DC’s Jeff Black Apologizes To Food Bloggers After Bashing Them In Award Speech
Here’s an Internet lesson, courtesy of DC chef and restauranteur Jeff Black: in the food world, “The Internet” may be segmented into things like food bloggers, Yelp reviewers, twats on Twitter, and people like us, but unless you’re hyper specific about who you’re dissing, the Internet will get really, really pissed off if you blast it as a whole.
After pulling off a “Hat Trick” and winning three accolades at the RAMMY Awards, which honors restaurants in the DC area, Black made a well-deserved acceptance speech at the ceremony held last Sunday night. But as his speech drew to a close and the music cued up, he may have run out of time and unintentionally knocked the Internet:
“I started out scrubbing pots and pans and cleaning toilets. But you work your way up. It’s great to see respect being given to people that work in the business that do the long hard hours, not the bloggers and not the people on the outside.”
Naturally, the DC blogosphere got angry back at the owner of BlackSalt (which is a pretty fun pub), with one food blogger announcing that he would start selling “Jeff Black Hates My Blog” t-shirts, and another tweeting, quite woundedly, that he was “hurt a little.”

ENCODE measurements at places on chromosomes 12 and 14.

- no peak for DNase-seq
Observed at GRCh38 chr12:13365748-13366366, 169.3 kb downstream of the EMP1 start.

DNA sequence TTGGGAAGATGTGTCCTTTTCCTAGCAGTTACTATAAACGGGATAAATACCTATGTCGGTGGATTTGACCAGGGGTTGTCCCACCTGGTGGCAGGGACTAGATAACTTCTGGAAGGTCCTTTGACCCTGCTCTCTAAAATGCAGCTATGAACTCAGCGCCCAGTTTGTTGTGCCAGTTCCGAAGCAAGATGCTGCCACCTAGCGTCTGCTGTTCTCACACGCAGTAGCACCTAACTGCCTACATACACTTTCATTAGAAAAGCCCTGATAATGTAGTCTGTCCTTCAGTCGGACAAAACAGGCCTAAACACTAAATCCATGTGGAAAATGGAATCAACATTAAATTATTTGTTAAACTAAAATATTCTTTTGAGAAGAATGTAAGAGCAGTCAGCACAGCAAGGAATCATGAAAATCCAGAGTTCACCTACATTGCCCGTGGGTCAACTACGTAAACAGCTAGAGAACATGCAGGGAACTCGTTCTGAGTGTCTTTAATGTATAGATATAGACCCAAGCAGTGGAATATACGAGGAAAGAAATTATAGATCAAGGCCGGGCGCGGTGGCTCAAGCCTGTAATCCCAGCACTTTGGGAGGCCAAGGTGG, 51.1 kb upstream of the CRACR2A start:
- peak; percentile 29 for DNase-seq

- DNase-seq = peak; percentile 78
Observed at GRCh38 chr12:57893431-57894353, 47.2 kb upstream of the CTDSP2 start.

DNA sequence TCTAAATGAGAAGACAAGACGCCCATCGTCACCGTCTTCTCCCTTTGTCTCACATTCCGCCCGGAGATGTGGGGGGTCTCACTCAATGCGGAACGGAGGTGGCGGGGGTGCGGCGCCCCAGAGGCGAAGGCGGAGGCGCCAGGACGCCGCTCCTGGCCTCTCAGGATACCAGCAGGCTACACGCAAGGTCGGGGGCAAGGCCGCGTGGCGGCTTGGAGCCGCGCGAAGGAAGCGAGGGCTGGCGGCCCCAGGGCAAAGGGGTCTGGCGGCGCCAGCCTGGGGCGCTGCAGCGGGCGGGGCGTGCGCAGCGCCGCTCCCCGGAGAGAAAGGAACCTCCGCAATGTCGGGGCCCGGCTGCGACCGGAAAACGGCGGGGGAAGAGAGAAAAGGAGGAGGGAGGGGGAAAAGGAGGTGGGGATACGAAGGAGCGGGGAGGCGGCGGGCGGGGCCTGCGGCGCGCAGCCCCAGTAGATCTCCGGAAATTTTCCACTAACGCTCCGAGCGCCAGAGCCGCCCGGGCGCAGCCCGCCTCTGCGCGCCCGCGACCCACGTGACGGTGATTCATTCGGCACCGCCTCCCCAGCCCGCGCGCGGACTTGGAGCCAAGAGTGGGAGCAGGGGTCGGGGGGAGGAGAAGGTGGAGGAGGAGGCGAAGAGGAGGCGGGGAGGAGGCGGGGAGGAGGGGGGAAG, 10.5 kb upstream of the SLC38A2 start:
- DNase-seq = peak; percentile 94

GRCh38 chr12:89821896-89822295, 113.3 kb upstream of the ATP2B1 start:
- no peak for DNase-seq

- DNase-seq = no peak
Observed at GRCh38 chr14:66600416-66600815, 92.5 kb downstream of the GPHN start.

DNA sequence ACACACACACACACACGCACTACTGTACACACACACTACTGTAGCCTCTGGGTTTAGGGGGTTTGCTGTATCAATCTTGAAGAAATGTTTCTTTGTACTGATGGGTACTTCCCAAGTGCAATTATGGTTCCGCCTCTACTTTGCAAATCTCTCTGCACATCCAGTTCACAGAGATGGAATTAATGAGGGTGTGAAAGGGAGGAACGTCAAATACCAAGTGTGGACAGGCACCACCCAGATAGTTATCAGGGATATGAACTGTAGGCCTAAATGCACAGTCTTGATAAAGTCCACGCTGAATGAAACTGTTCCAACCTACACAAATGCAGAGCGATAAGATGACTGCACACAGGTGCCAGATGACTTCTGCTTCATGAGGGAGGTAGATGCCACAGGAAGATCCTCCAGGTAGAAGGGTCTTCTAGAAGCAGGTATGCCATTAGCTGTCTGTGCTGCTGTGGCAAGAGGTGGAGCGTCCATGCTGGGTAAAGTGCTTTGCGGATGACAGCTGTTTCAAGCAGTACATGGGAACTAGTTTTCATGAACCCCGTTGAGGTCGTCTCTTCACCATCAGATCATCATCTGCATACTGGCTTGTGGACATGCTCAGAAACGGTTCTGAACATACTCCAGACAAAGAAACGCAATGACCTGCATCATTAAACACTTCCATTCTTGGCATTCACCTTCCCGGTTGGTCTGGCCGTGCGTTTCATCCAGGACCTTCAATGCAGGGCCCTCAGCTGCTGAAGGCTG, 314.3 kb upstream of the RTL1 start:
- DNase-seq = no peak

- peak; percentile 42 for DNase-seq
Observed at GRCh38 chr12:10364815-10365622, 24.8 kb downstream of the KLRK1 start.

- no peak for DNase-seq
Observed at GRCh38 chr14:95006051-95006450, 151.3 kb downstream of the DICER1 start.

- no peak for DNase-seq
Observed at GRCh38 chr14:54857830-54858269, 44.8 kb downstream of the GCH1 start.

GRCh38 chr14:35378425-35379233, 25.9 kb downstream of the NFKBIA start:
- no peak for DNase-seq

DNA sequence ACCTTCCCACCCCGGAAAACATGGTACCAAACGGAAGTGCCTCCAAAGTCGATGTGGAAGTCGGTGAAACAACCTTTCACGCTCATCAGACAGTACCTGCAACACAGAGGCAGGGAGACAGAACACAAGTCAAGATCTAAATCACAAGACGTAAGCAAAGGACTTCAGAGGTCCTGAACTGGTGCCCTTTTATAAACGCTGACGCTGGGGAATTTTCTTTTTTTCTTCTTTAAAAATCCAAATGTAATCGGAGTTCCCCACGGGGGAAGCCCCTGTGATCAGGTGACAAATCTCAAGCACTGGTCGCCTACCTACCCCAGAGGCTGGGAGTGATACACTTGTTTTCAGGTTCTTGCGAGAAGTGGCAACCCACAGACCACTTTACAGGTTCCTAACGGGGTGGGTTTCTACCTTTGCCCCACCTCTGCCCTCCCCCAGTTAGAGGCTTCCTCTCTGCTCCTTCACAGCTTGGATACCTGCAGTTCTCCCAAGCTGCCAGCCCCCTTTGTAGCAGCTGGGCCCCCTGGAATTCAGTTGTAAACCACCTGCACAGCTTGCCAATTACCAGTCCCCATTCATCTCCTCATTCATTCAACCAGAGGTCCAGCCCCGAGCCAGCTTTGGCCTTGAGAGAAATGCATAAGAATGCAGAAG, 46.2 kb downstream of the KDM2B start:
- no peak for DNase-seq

But bloggers? Come back! Black didn’t mean to hurt you, baby, it was a misunderstanding! In an interview with the Washington Post, Black clarified that he was really talking about anonymous, “agenda-driven” internet trolls on Yelp and local food board DonRockwell.com, who maliciously bash his restaurant as revenge for a bad night or in order to freeload. He, and the nameless chefs who thanked him after his comments, have absolutely no sympathy for people who don’t recognize that the restaurant industry is a thankless, grueling machine.
But the real bloggers — the ones who “try to get the full story when talking about the restaurant or a chef” — he is totally cool with. “It wasn’t meant to be a slight on bloggers,” he says. “It was meant to be a tip of the hat to the people in the room that make [a restaurant] happen.”
[h/t HuffPost Food]